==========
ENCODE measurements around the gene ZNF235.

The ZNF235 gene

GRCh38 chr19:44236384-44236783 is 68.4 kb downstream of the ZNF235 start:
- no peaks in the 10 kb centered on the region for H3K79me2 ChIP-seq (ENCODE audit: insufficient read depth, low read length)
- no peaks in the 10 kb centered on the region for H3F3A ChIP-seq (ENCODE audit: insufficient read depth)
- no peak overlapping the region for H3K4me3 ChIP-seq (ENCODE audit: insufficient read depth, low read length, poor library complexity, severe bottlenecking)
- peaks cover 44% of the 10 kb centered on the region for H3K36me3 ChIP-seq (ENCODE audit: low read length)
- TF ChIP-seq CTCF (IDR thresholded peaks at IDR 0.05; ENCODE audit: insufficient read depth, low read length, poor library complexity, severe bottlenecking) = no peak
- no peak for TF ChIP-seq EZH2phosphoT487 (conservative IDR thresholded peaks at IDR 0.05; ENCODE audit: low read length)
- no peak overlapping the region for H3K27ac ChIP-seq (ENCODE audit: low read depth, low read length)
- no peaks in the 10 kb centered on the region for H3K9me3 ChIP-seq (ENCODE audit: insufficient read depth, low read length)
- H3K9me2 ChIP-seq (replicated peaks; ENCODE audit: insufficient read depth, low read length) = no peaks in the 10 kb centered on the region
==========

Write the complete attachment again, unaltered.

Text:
ENCODE measurements around the gene ZNF235.

The ZNF235 gene

GRCh38 chr19:44236384-44236783 is 68.4 kb downstream of the ZNF235 start:
- no peaks in the 10 kb centered on the region for H3K79me2 ChIP-seq (ENCODE audit: insufficient read depth, low read length)
- no peaks in the 10 kb centered on the region for H3F3A ChIP-seq (ENCODE audit: insufficient read depth)
- no peak overlapping the region for H3K4me3 ChIP-seq (ENCODE audit: insufficient read depth, low read length, poor library complexity, severe bottlenecking)
- peaks cover 44% of the 10 kb centered on the region for H3K36me3 ChIP-seq (ENCODE audit: low read length)
- TF ChIP-seq CTCF (IDR thresholded peaks at IDR 0.05; ENCODE audit: insufficient read depth, low read length, poor library complexity, severe bottlenecking) = no peak
- no peak for TF ChIP-seq EZH2phosphoT487 (conservative IDR thresholded peaks at IDR 0.05; ENCODE audit: low read length)
- no peak overlapping the region for H3K27ac ChIP-seq (ENCODE audit: low read depth, low read length)
- no peaks in the 10 kb centered on the region for H3K9me3 ChIP-seq (ENCODE audit: insufficient read depth, low read length)
- H3K9me2 ChIP-seq (replicated peaks; ENCODE audit: insufficient read depth, low read length) = no peaks in the 10 kb centered on the region